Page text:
Michael Clarke and Gerard Whateley are both standing their ground after a tense war of words over the attitude of the Australian cricket team.
Michael Clarke and Gerard Whateley are both standing their ground after a tense war of words over the attitude of the Australian cricket team.

‘Descent began under Clarke’: Whateley’s full response

Michael Clarke and Gerard Whateley are both standing their ground after a tense war of words over the attitude of the Australian cricket team.

Clarke on Tuesday called for the side to recapture its "tough" ways on the cricket field and stop caring about being liked, otherwise it's "not going to win s**t".

That prompted on Wednesday an almighty rebuke from respected sport journalist Whateley, who called Clarke a "great climate denier" and accused him of falling well short of comprehending the problem in Australian cricket.

But most explosive was his suggestion that the behavioural descent of the Australian cricket team stemmed back to when Clarke was made Test captain.

Hours later, Clarke tweeted that Whateley was "nothing more than headline chasing coward" among other things. He then spoke on Macquarie Sports Radio to double down on his comments.

Now Whateley has addressed Clarke's response, refusing to shift his strong stance on the former player.

"This is all I will add today. If Australia regresses to playing cricket the way it was in recent times, using the fictional line as the flimsy alibi, then the fall of the team and the organisation will have been for nought," he said on SEN.

"It's a fallacy to say that the only way to play hard competitive cricket is by being aggressive, abusive and in the face of the opposition. Competitiveness comes from within and can be done in the right spirit.

"Many have before and many do right now.

"Australia's quest is indeed to restore respect but without being reviled and that was the descent that began under Clarke."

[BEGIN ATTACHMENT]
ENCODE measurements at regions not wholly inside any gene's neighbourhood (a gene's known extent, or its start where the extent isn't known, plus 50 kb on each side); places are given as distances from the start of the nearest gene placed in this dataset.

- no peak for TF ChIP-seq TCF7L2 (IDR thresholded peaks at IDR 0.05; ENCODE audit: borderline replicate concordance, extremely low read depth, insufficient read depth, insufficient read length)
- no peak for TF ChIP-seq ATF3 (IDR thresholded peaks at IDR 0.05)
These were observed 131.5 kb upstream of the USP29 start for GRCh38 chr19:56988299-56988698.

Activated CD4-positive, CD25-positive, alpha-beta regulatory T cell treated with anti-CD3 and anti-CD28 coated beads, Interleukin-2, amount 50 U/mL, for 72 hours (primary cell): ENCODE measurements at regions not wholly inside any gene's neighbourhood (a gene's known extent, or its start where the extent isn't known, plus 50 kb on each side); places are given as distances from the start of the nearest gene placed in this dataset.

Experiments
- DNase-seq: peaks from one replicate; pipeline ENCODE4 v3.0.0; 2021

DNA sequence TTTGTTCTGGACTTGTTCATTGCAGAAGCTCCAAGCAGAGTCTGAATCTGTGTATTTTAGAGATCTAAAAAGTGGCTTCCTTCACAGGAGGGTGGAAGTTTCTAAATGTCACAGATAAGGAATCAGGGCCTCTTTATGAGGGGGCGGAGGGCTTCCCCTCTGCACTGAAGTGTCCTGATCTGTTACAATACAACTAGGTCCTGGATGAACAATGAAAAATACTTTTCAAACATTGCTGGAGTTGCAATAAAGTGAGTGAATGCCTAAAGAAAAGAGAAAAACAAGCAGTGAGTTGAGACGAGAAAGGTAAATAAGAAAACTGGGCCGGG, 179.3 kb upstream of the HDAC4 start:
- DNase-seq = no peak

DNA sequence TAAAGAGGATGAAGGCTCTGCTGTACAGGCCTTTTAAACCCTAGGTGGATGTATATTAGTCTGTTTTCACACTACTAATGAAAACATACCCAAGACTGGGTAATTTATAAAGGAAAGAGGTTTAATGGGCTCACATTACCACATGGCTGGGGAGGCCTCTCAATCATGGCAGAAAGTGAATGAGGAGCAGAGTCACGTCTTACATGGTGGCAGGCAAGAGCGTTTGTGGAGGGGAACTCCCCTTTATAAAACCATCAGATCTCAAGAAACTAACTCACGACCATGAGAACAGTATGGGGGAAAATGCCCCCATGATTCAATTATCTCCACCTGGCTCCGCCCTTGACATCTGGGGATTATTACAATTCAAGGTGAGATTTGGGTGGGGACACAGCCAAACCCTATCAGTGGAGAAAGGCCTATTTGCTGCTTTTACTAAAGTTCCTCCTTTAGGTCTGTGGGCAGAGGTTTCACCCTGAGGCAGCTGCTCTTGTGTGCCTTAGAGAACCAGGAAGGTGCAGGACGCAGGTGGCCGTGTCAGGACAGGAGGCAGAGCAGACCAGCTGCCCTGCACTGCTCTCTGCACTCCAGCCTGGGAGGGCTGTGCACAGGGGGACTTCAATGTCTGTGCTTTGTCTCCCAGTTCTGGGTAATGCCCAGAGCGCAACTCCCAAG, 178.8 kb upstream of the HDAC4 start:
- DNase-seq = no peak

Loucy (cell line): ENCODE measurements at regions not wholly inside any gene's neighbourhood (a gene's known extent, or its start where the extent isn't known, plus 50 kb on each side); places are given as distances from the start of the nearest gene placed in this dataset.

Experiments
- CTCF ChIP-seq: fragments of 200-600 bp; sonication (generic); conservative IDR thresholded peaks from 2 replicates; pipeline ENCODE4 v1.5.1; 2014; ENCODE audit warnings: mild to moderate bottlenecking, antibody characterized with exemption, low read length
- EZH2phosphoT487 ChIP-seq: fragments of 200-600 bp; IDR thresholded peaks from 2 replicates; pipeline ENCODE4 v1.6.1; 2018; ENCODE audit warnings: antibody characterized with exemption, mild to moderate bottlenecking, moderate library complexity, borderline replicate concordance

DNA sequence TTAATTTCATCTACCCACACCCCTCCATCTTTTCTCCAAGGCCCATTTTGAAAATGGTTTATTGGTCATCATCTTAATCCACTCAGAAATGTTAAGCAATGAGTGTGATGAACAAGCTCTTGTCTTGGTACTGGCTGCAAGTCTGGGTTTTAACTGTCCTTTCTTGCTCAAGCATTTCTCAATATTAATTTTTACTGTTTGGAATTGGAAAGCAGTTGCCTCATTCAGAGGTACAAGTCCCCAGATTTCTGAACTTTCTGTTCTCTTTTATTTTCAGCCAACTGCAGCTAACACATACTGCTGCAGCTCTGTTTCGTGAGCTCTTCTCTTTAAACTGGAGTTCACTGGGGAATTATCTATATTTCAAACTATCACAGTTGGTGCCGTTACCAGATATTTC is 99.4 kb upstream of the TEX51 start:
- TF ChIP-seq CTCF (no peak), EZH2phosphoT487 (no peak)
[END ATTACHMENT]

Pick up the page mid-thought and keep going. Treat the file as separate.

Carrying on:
Whateley also responded to being called a "coward", saying it was because of a "lack of ability" that he didn't step onto the cricket field.

He said if he ever did take to the field with Clarke, he knew what to expect raising the former Australia captain's infamous sledge of James Anderson in 2010-11.

 

FULL RESPONSE:

My criticism of Michael Clarke yesterday was harsh, and his reply is suitably severe ... I'd like to think the Gerald was deliberate.

This is all I will add today. If Australia regresses to playing cricket the way it was in recent times, using the fictional line as the flimsy alibi, then the fall of the team and the organisation will have been for nought.

It's a fallacy to say that the only way to play hard competitive cricket is by being aggressive, abusive and in the face of the opposition. Competitiveness comes from within and can be done in the right spirit.

Many have before and many do right now.

Australia's quest is indeed to restore respect but without being reviled and that was the descent that began under Clarke.

Mitch Johnson has written about the toxic culture that developed under Clarke's leadership, the collapse in the sense of team that left some not even wanting to play.

The Australian cricket team belongs to the nation. Not to a captain, a coach or those passing through. It's a special distinction that comes with an expectation that the team represents and reflects us.

It's a truth rediscovered over the past nine months.

Tim Paine clearly understands this. He conducted an interview with Dan Brettig for ESPNCricinfo yesterday, shutting down Clarke's criticisms.

In part he said 'no one has spoken about being liked, certainly by the opposition. We've spoken about wanting to get the Australian public's trust and make sure that clearly you want the Australian public and cricket fans to like or love the Australian Test team, certainly there's that aspect. But from an opposition perspective, we're not concerned about being liked one bit.'

Paine is going to need our support through this series and beyond to achieve the recalibration, it will be the overarching story of the summer.

As for the courage to play - and it was a complete lack of ability, but let's call it courage - I'm pretty sure I know what I'd get from Michael Clarke ... (audio plays Clarke threatening James Anderson with a broken arm)

News Corp Australia


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